By Charlie Bermant
Peninsula Daily News
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Judi Morris, who is retiring June 30, said she felt the reason Jefferson County Department of Community Development Planning Director Stacie Hoskins was not on the list was political.
“I am saddened and angry with the party,” Morris said.
“By putting politics ahead of what I feel is a priority, they are doing a disservice to the citizens, my office and the staff.”
On April 23, Morris announced her intention to retire six months before the end of her term, triggering a process in which the Republican Party selects three candidates for the office and the three county commissioners appoint one to serve out the remainder of the term before the next election.
Prior to the process, Morris recommended that Hoskins become her successor, she said this week.
To Morris' disappointment, the selection committee, which consisted of nine precinct committee officers, put forth three other names for the office.
The three candidates submitted were Dena Jones of Quilcene, who owns and operates a thrift shop there; Lyle Newlin, a retired Port Ludlow accountant with experience in the health care industry; and Ron Gregory, Port Ludlow contractor and former chairman of the local Republican Party.
Hoskins was the only person to apply who was not selected, according to Dan Youra of Port Hadlock, a precinct committee officer.
“We wanted someone who had a history of Republican values and principles, and she didn't have that,” Youra said.
“We are replacing a Republican who has been in office for 16 years, and it is important that we don't lose this since there aren't many Republicans in the courthouse.”
Morris feels the office should be nonpartisan and doesn't feel the parties should have influence over its operation.
She had “vetted” Hoskins for the job and was impressed by what she found.
“She understands public business, public finance and public budgeting,” Morris said of Hoskins.
“She understands public records requests, records retention and all the things we have to do on a daily basis. And she's quick enough to learn the treasury piece.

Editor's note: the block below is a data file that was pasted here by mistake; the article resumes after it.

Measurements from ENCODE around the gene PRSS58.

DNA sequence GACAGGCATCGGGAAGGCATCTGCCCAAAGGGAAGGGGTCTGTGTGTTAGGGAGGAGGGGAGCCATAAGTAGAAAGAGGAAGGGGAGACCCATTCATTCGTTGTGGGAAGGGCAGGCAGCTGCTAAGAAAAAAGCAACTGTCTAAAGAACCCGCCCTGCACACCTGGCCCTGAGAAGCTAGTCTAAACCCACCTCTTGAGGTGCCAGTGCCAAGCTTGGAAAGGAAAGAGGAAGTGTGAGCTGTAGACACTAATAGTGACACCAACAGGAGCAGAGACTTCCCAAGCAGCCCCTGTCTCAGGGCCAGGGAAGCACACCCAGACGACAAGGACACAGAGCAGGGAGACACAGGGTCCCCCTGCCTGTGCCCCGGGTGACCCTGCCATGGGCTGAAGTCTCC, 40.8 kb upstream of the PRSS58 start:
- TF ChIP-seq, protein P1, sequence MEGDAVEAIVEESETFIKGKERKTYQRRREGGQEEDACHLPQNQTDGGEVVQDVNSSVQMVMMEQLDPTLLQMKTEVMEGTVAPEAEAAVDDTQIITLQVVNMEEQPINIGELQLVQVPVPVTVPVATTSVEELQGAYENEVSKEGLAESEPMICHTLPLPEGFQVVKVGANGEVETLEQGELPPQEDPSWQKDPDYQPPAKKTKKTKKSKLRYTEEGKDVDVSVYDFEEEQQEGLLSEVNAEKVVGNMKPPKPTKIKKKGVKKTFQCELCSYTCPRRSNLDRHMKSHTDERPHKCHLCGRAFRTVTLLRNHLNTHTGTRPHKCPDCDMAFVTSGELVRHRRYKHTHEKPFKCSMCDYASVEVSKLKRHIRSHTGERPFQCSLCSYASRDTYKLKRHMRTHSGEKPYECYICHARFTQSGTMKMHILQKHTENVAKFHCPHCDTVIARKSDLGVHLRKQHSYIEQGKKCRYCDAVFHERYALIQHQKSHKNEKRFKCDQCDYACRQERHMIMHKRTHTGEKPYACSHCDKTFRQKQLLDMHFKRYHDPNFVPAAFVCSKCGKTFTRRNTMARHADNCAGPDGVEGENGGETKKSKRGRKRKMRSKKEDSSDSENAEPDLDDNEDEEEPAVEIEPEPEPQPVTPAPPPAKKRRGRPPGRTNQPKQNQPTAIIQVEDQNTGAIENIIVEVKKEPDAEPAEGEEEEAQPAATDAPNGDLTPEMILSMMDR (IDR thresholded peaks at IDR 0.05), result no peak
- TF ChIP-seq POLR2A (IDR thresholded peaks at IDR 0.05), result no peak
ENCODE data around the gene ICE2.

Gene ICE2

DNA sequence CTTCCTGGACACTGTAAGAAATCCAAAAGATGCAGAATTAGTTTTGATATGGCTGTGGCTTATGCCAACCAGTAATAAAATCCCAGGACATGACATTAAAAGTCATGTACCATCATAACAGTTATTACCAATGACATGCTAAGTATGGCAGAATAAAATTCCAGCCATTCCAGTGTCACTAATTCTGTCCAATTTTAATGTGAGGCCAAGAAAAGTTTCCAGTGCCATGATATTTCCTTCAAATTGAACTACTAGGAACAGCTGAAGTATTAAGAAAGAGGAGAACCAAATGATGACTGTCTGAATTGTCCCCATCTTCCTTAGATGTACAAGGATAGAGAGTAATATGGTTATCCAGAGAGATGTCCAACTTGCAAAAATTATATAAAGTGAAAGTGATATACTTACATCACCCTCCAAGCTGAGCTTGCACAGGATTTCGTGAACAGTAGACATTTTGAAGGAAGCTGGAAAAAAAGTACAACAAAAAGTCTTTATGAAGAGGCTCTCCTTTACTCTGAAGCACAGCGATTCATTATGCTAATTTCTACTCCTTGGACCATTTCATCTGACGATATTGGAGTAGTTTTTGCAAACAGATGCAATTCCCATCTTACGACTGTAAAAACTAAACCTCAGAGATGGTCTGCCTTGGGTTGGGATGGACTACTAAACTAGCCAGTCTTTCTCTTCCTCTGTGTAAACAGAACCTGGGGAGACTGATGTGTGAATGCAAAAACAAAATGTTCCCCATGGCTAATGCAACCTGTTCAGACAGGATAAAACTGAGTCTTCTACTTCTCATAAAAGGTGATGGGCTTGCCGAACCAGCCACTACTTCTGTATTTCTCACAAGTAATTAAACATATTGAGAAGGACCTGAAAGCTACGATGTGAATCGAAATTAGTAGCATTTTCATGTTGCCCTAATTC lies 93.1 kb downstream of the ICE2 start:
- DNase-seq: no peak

“It would be too much for someone coming off the street to learn this all at once.”
Hoskins acknowledged interest in the position but said Tuesday she had not yet committed to being a candidate.
The three names were received by Jefferson County on Monday.
The next step is for the commissioners to interview the candidates, which can be in a public setting, and choose someone among the three to finish Morris' term.
The item will most likely not be on the next county commissioners' agenda Monday, since there is not enough time to schedule interviews for all three candidates, according to County Administrator Philip Morley.
This means the replacement will be selected after the end of candidate filing week, which begins Monday and ends May 16.
The treasurer's salary is $71,980 per year, which requires a $719 candidate filing fee for the August primary and November general elections.
Jones, 58, said she planned to file for the office regardless of her selection, while Newlin said he would not run for a full term if selected.
Gregory, who would not provide his age, said he will not file for the office next week.
“I have been a small-business owner and have a lot of experience in human resources and account management. I'm qualified for this position,” Jones said.
“I would like to go further into the political structure, and this is a place to start. This opportunity came up and looks like a very good fit for me.”
Mpx Holdings Limited LLC, owned by Jones, was incorporated in Washington in September 2000 and dissolved in December 2002.
Newlin, 77, said he would bring “a strong conservative viewpoint” to managing the county's finances, while Gregory said his experience as a contractor and small businessman qualified him for the position.
Jefferson County Editor Charlie Bermant can be reached at 360-385-2335 or email@example.com.